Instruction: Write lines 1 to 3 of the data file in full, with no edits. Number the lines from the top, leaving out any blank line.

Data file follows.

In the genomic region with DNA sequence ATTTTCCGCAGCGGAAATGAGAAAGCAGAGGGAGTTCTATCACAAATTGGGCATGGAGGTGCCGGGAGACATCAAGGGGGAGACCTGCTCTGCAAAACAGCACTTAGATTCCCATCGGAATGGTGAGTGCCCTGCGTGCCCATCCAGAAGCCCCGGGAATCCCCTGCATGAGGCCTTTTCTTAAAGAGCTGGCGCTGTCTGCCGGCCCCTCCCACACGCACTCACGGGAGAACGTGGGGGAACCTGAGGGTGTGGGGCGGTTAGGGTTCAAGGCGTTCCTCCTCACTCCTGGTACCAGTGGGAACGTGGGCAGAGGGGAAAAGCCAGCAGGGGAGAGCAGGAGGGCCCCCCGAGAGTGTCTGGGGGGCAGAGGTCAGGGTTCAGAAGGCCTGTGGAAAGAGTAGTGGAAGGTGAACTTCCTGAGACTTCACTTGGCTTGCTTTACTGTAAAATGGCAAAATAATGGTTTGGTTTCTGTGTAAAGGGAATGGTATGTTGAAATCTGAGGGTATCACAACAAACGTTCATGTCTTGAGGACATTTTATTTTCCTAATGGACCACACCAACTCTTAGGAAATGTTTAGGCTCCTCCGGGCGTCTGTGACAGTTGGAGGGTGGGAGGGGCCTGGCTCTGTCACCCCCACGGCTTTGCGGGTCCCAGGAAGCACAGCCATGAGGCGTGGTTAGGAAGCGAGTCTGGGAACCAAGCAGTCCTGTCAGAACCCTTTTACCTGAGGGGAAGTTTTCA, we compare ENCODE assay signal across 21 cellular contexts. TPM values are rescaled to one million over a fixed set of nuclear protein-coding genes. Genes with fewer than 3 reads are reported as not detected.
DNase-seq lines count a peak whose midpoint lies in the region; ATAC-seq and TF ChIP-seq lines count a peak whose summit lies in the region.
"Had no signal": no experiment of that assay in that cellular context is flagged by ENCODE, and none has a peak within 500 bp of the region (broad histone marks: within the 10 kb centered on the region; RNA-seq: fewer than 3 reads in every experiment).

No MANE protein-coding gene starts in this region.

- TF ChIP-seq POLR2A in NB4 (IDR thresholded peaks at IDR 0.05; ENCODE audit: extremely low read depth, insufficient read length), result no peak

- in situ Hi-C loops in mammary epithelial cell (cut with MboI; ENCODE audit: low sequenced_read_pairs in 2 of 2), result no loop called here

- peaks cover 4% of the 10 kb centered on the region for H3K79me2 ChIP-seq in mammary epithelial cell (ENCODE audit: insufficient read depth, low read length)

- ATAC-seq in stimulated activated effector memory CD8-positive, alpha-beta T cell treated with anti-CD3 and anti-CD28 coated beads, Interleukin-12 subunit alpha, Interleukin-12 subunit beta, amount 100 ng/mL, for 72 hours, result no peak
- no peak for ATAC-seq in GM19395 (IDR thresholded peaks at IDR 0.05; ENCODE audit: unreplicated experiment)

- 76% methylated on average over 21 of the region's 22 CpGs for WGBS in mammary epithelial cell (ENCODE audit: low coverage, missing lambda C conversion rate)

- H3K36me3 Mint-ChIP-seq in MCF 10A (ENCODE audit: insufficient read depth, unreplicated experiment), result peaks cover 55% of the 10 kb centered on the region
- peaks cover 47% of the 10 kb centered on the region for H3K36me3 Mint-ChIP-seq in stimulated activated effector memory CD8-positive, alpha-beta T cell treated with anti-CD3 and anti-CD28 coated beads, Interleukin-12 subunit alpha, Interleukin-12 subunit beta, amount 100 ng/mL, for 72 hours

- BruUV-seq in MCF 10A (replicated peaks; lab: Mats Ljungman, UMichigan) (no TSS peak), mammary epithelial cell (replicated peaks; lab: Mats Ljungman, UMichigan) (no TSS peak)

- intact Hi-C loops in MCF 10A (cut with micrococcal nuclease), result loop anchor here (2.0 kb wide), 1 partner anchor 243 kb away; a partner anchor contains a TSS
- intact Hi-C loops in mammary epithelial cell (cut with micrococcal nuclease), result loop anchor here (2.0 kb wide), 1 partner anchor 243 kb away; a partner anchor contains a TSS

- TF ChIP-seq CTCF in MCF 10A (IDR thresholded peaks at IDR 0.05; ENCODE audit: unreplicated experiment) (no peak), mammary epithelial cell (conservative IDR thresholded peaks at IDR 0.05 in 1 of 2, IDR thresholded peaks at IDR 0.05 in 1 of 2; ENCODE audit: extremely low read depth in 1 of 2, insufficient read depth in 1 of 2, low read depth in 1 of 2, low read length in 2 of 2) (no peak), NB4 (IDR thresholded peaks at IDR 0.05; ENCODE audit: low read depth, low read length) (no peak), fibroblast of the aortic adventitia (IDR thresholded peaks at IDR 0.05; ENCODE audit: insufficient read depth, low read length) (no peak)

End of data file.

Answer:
In the genomic region with DNA sequence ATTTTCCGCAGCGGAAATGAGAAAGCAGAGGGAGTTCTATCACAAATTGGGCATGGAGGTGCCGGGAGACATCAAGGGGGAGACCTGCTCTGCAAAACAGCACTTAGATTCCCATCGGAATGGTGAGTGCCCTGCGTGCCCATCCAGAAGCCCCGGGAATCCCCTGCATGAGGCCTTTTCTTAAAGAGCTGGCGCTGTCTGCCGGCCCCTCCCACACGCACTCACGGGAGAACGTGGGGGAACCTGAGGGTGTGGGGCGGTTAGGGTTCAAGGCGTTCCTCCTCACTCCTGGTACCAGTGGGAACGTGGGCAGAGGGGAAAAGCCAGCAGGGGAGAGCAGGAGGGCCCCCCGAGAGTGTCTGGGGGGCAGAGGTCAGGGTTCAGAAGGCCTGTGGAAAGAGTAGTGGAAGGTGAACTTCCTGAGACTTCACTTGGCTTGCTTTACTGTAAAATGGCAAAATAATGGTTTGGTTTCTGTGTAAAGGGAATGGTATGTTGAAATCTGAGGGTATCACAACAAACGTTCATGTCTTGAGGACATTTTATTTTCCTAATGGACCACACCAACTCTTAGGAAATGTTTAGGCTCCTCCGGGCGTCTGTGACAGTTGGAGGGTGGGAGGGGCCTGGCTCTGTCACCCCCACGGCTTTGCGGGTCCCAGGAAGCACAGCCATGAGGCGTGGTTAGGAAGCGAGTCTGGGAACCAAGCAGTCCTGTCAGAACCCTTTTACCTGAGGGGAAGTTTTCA, we compare ENCODE assay signal across 21 cellular contexts. TPM values are rescaled to one million over a fixed set of nuclear protein-coding genes. Genes with fewer than 3 reads are reported as not detected.
DNase-seq lines count a peak whose midpoint lies in the region; ATAC-seq and TF ChIP-seq lines count a peak whose summit lies in the region.
"Had no signal": no experiment of that assay in that cellular context is flagged by ENCODE, and none has a peak within 500 bp of the region (broad histone marks: within the 10 kb centered on the region; RNA-seq: fewer than 3 reads in every experiment).